Squarrose Goldenrod

Photo Credit: Doppelbrau, via Wikimedia Commons

Solidago squarrosa may be the most distinctive species of the goldenrods. As a perennial herb, it can reach a height of 190 cm (6 ft). It has a branching underground caudex. Egg-shaped leaves up to 20 cm (8 inches) long near the plant’s base and shorter further up the stem. A slender, elongated array of up to 200 little yellow flower heads per plant can be seen at the top of the stem.

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Quick Growing Guide

Botanical Name: Solidago squarrosa

Botanical Family: Asteraceae

Also Called: Stout goldenrod

See More Plants in this Botanical Family:

Blooms:

Sun / Shade:

Water: Likes to be moist

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Solidago squarrosa, also referred to as stout goldenrod or Squarrose Goldenrod, is a species of goldenrod found in North America that belongs to the Asteraceae family. It is indigenous to the eastern United States and Canada’s eastern provinces (Ontario, Québec, and New Brunswick) (from Maine west to Indiana and south as far as Tennessee and the Carolinas).

Identification

The leaves have teeth and an egg-like structure. They typically produce a rosette of large leaves at the base. The upper stem is covered in small, slender leaves. A tall cluster of flowers forms at the tip of each stalk. Each flower has 10 to 16 rays and is tightly attached to the stalk. The tiny, backward-curving green leaflets (bracts) at the base of each flower give it away.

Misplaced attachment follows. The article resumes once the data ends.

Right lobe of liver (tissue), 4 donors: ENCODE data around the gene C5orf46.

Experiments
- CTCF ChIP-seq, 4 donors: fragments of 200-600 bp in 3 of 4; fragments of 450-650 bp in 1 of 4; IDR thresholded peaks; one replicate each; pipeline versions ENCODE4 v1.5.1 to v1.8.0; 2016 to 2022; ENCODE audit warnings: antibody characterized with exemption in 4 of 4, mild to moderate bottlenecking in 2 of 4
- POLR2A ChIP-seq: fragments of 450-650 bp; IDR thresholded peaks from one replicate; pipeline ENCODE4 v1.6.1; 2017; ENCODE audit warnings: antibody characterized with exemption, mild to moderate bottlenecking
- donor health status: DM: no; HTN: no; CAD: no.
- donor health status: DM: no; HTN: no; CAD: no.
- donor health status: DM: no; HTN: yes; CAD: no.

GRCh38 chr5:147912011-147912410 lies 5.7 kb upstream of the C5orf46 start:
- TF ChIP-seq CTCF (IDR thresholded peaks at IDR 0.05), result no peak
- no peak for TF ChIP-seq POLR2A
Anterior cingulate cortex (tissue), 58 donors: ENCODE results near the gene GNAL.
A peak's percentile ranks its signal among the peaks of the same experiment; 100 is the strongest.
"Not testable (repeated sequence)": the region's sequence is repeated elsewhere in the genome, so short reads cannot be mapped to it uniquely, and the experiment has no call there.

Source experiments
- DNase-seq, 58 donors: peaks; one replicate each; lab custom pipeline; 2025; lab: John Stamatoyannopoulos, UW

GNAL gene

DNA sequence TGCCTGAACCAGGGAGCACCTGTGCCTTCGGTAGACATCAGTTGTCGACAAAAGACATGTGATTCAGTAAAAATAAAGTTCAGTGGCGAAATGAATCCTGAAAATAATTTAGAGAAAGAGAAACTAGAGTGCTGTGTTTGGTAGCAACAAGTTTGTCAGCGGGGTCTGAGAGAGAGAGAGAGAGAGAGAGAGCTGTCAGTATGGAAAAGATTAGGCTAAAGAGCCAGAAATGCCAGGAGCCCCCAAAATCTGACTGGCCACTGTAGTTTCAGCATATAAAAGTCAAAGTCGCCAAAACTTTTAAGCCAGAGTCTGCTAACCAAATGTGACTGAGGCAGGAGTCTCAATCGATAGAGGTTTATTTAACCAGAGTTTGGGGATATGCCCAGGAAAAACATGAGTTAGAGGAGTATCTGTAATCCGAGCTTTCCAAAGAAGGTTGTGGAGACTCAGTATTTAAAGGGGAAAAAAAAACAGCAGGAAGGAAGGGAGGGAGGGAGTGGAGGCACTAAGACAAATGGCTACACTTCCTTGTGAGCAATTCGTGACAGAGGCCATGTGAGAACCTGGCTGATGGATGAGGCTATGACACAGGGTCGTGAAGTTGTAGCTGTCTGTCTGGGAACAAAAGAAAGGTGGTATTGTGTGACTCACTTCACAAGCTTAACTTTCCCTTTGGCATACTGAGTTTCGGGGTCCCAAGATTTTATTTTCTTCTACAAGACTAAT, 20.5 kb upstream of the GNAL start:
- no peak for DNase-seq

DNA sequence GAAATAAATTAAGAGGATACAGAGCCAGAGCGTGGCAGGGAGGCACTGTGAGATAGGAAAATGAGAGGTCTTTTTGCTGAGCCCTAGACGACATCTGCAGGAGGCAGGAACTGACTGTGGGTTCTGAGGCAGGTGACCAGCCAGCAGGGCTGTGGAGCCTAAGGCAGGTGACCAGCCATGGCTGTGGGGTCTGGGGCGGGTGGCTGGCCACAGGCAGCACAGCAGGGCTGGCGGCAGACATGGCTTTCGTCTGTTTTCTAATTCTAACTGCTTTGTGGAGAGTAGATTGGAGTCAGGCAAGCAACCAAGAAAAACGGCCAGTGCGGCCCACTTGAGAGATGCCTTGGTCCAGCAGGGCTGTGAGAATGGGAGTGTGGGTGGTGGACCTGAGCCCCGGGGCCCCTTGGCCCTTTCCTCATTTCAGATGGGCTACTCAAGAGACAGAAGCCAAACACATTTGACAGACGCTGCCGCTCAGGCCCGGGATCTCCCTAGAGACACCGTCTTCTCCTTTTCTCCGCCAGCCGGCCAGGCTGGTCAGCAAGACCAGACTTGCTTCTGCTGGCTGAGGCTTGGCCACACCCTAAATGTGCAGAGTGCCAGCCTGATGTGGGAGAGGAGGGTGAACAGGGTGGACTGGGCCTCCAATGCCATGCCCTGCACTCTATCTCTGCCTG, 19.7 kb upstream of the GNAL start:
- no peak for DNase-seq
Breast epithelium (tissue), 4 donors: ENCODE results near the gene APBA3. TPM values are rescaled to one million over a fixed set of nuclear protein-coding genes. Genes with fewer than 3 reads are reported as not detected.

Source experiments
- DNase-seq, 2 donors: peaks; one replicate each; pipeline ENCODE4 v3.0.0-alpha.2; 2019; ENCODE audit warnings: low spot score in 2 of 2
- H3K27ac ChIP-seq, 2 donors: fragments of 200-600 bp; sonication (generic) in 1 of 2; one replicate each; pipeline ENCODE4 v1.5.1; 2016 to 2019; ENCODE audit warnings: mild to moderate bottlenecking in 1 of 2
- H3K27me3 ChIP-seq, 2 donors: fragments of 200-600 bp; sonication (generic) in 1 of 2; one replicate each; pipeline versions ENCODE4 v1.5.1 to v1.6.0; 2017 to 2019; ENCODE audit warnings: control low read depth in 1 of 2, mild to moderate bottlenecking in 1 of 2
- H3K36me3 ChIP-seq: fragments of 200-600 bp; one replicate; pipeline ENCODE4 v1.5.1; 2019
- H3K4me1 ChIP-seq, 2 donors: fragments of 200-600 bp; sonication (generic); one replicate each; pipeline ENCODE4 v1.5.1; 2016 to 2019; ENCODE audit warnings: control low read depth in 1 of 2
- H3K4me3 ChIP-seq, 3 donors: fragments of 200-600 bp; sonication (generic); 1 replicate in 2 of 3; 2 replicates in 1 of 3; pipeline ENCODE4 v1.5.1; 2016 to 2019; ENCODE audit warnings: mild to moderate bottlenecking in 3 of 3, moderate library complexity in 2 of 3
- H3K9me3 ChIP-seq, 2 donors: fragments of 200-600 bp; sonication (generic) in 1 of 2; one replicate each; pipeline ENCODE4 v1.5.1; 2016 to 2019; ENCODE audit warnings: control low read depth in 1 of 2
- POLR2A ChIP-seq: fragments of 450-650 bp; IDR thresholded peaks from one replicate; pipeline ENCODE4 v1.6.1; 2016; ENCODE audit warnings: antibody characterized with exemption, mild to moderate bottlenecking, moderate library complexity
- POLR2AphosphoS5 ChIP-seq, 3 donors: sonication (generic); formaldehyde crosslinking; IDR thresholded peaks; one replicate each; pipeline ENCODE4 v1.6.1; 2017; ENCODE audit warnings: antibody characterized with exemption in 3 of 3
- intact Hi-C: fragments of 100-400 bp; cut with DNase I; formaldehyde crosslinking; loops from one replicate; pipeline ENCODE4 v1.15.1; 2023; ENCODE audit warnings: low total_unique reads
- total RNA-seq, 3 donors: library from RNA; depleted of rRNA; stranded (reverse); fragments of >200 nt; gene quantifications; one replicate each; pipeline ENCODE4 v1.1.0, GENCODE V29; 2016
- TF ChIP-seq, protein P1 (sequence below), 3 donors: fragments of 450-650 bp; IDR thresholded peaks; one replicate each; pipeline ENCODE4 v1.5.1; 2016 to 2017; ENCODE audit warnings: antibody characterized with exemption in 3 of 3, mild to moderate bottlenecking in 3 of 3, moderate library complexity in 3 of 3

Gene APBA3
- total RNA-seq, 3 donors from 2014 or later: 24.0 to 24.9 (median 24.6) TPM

Squarrose Goldenrod can grow to be 6 feet tall. Small hairs cover both the stem and the inflorescence branches. The leaves on the base and lower stem are up to 8 inches long, elliptic to ovate, tapering to long, winged stalks, and toothed on the margins. The stem leaves are much smaller, lack stalks, range in shape from lance to oval, and are toothless.

The shape of the inflorescence is elliptical or cylindrical. The numerous spectacular heads are angled sideways (parallel to the ground). Its towering stature, massive lower leaves, and long, thin terminal spike, which lacks dense packing of the enormous heads, should make it easy to identify.

Stems of the Squarrose goldenrod

What started as a solitary flower from seed the previous season will return as a sturdy clump after the stems always die back to the ground in late fall. These flowers are hardy, dependable plants that may flourish in a variety of soil types.

Squarrose Goldenrod Flowers

Squarrose goldenrod is a plentiful flower. Up to 200 tiny yellow flower heads can be produced per plant, arranged in a slender, elongated array at the top of the plant. Ray flowers and tubular disc flowers surround the flower head’s centre. Some areas of the plume have fine bristles. On this type of goldenrod, the small bracts that encircle the flower head resemble small leaves.

Pollinators Can Swarm this Goldenrod

Many insects, including bees, bumblebees, wasps, butterflies, and moths, visit the flower heads. Insects can also consume nectar secreted by the bracts, which are small ‘leaves’ at the base of the flowers that appear after the flowers have finished flowering. Pollination ecologists are aware that Squarrose Goldenrod attracts a large number of native bees, according to the Xerces Society for Invertebrate Conservation. It is also a plant that attracts parasitic or predatory insects that feed on pest insects.

Other Goldenrods

Discover the differences among many these goldenrods.

They each have their own uniqueness.

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